Crisis management is
|“||[t]he process of managing an institution’s operations in response to an emergency or event which threatens business continuity. An institution’s ability to communicate with employees, customers, and the media, using various communications devices and methods, is a key component of crisis management.||”|
Crisis management encompasses crisis response — the immediate activities in the wake of a disaster — as well as the longer-term 'consequence management' activities associated with addressing disasters past, present, and future to improve planning, preparedness, mitigation, and recovery efforts.
By its nature, crisis management is a very challenging process. It draws on the capabilities and resources of multiple organizations, including national, state, and local government, nongovernmental organizations, and the private sector (and, depending on the location and scale of the disaster, on international organizations and other national governments).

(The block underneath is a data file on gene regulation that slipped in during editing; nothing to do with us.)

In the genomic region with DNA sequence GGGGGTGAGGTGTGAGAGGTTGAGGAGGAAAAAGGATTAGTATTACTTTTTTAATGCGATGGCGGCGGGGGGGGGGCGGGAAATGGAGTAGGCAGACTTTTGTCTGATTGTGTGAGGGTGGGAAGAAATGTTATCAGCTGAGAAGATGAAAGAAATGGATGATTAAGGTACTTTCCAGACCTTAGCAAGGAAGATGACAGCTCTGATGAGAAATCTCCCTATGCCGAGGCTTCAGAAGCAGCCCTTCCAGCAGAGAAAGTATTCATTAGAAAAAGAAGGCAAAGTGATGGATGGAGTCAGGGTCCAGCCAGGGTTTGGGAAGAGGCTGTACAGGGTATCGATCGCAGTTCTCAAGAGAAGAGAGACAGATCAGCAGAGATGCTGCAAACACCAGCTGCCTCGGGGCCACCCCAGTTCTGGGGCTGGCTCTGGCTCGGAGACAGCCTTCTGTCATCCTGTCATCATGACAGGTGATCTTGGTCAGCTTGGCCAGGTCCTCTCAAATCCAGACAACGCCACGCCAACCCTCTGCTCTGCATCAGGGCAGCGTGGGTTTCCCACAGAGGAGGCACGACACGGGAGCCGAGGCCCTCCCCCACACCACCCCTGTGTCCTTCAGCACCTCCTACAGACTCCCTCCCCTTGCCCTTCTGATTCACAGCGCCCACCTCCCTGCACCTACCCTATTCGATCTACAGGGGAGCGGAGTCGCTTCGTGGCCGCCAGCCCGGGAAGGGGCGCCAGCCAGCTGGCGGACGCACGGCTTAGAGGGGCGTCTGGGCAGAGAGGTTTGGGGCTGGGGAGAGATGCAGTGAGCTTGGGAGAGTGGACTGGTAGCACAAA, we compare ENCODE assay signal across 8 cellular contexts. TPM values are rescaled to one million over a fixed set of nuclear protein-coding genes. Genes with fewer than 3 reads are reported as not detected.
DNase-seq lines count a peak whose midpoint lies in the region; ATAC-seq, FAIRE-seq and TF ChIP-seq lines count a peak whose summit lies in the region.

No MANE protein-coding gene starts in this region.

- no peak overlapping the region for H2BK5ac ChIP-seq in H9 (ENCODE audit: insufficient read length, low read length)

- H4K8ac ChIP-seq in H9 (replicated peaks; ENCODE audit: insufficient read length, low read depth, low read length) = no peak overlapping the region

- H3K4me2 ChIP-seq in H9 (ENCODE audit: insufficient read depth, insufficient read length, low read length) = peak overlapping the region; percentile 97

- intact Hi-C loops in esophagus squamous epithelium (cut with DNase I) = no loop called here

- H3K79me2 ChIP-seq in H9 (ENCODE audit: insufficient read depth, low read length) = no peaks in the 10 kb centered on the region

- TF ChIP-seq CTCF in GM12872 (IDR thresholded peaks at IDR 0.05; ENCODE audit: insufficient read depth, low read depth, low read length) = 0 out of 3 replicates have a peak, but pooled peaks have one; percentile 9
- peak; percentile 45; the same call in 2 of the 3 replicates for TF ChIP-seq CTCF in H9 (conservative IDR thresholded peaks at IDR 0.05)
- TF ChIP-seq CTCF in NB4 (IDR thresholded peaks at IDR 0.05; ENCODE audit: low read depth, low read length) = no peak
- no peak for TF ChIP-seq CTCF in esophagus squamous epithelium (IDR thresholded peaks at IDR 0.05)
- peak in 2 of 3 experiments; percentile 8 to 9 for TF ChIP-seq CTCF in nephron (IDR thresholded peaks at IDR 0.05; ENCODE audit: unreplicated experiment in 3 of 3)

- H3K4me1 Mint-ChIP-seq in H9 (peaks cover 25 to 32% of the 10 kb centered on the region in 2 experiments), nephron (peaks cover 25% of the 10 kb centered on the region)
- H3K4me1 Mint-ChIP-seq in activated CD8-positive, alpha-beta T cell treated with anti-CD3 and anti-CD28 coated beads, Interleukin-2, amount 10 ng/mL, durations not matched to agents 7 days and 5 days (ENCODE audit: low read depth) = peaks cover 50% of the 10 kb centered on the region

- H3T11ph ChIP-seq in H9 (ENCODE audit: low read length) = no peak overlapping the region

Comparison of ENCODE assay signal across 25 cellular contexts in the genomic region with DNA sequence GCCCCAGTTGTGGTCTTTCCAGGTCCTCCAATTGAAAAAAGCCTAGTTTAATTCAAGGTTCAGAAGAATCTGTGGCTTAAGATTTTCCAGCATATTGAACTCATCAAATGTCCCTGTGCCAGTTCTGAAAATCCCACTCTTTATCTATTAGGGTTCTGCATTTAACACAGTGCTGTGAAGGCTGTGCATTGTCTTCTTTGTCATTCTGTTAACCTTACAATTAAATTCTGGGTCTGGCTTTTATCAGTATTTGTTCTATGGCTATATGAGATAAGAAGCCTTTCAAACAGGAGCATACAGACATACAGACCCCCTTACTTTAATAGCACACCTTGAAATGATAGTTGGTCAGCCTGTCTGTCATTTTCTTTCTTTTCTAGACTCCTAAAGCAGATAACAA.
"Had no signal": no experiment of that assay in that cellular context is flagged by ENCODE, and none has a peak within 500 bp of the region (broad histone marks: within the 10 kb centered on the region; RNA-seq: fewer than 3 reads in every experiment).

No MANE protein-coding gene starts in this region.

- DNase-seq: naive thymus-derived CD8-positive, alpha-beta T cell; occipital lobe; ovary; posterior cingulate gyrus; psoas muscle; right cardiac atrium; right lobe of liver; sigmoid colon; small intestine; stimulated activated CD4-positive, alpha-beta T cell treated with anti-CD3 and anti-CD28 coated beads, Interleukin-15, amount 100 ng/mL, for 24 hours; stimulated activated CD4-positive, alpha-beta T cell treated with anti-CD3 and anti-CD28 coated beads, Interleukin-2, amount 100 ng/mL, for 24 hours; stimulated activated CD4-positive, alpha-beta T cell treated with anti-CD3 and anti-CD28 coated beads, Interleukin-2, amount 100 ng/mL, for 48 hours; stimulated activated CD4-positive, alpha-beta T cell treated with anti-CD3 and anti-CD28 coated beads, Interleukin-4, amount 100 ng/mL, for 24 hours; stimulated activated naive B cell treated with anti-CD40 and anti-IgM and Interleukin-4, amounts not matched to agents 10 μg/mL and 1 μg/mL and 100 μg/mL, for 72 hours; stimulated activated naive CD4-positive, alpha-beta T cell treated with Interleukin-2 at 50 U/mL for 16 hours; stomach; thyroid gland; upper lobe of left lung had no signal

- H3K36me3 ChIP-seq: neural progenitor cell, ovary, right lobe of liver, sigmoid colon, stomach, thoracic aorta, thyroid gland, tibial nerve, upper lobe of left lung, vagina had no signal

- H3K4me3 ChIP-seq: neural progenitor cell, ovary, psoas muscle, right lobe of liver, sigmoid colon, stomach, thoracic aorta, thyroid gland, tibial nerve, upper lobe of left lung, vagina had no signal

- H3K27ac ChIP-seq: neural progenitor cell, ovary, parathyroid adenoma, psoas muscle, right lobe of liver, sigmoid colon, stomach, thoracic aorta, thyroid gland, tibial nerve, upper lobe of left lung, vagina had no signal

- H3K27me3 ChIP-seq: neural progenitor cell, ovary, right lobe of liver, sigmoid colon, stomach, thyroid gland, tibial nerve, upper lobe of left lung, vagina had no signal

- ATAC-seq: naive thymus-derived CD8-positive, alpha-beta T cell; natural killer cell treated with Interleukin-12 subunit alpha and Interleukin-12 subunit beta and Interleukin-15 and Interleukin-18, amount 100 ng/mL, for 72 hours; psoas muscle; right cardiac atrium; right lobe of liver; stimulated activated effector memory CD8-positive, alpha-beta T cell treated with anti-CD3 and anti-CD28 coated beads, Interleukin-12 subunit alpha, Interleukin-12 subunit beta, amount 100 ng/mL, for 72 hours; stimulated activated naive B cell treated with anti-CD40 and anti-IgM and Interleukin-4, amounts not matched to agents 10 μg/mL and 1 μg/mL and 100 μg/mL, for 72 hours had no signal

Efforts may encompass many functional areas, including transportation, communications, public works and engineering, firefighting, law enforcement, mass care, health and medical support, urban search and rescue, hazardous materials management, food supply, and energy supply. Information technology needs include telecommunications, information management, geographic information systems, remote sensing, and models and simulations.
- "Overview" section: Information Technology Research, Innovation, and E-Government, at 54-55.